CINCINNATI, OH - OCTOBER 02: Andy Dalton #14 of the Cincinnati Bengals runs for a touchdown during the NFL game against the Buffalo Bills at Paul Brown Stadium on October 2, 2011 in Cincinnati, Ohio. (Photo by Andy Lyons/Getty Images)
Backs against the wall? Not really, especially with a sagging level of competition in the AFC. The Jets are charging the Ravens, who sit on top. But, the game of the week is between these two teams; Pittsburgh and Cincinnati.
The Best Cooler in the Business takes his home field to smack the defending champs in the mouth, and establish his team as legit contenders in the AFC North. The Steelers look to avoid an 0-3 start in the division they won last year, and knock the upstart Bengals back down to earth.
It's a great match-up, as mid-November football brings us closer to the last leg of the regular season, when contenders crank it to 11, and pretenders shrink. Which do each of these teams fit into? Let's find out.
Opponent Web Sites/Forums
Cincinnati Enquirer reporter Joe Reedy went to Steelers FS Ryan Clark to get his thoughts on Bengals QB Andy Dalton.
Cincy Jungle is worried about the injuries along the tight end position.
That may just have been the worst regular season loss the Steelers have dealt with in the Roethlisberger Era. There, we said it. It's out in the open. But it's only that, a regular season loss.
On one hand, many other teams would be perfectly happy with being 6-3 before a winnable game and a bye week, with a winnable schedule the rest of the way. On the other, the Steelers have started 6-2 each season under coach Mike Tomlin since 2007, and have finished with records of 10-6, 12-4, 9-7 and 12-4.
Past success is no indication of future performance.
But maybe past success can be a foundation for improved future performance. It's not as if the Steelers played poorly in the loss. There were two passes that could have been picked off on that last drive, a few incompletions, a few missed sack opportunities. The Steelers offense still handled the Ravens better than any other team has all year.
None of that makes up for a loss, but that's not the point. Pittsburgh played much better in Week 9 than they did against Tennessee in 2008 - an equally tough loss to a quality opponent - and managed to rebound.
All of that begins at Cincinnati against a very tough, young Bengals team.
Us Against The World
How utterly ridiculous is it that James Harrison makes a football act and gets fined $75,000, and Richard Seymour, despite whatever happened to provoke him, slugs a player on national TV in full view of the cameras and knocks him to the ground -- and gets fined $25,000. Weak. Very weak.
The hallowed lead quote for this section nearly changed this week when FS Ryan Clark was fined $40,000 for a glancing blow to Ed Dickson's chest went a bit further north than Clark expected. Peter King, the author of the quote of "Us Against The World," in response to some chowderhead who suggested Clark should be "...fined until he stops," Tweeted Wednesday, "Stops what? Lowering his head and aiming for a guy's sternum? Bury a guy when he AIMS for head. Clark didn't."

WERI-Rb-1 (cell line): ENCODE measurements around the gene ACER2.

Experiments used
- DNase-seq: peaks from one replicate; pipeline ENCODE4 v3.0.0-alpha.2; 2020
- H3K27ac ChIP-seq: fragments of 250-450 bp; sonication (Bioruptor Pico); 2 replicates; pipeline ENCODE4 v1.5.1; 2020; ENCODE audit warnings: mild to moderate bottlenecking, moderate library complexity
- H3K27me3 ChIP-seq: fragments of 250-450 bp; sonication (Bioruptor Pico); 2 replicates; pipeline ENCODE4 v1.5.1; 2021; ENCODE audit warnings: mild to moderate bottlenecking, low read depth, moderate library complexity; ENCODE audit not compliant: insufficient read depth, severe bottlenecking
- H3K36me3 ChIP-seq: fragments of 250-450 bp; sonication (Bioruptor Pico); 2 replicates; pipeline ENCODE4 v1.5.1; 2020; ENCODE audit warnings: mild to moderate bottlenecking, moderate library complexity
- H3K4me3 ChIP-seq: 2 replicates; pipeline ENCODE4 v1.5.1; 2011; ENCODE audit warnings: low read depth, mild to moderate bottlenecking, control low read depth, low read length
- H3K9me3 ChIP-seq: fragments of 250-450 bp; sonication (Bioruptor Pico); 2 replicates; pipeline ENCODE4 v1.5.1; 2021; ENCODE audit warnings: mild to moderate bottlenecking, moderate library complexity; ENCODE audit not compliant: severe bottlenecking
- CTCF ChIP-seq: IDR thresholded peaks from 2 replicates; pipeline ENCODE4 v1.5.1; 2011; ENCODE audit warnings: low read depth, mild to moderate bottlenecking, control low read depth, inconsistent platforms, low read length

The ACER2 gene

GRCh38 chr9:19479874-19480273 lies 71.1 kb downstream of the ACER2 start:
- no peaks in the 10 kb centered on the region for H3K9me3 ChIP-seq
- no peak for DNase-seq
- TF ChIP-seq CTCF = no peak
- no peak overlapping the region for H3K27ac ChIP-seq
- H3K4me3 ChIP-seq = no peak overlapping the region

It's always seemed strange to me how everyone can hate King (for the record, I didn't see a problem with this comment this week that SS Troy Polamalu's body language was negative after Baltimore's game-winning touchdown. He's right. It was. It's not a shot at the Steelers or Polamalu, he's just reporting what happened). But the fact is, he's the only writer in the national media who's outwardly and vociferously against the sheer ridiculousness of these policies.
I've written on here I felt the play, according to the rules, deserved a penalty - or at least a penalty wasn't a surprise - and I'm not surprised by a fine. I've also written about my disdain for those rules, and the act of fining in lieu of any other method of punishment will ultimately lead to a decline in quality of defensive play.
Treating Clark as a "repeat offender" based on the hit on Dickson is utterly preposterous. He clearly aimed with his shoulder, and after he hit Dickson's chest, the force of the hit drew Dickson's head inward toward Clark's, and it was only then did their helmets make contact.
That is not the same as a helmet-to-helmet hit; or, the same thing as Ravens LBs Ray Lewis or Jameel McClain did. It's hard to say why neither Lewis nor McClain were penalized, and while Lewis has been fined for his kill shot on WR Hines Ward, as of the time of publication, McClain was not fined.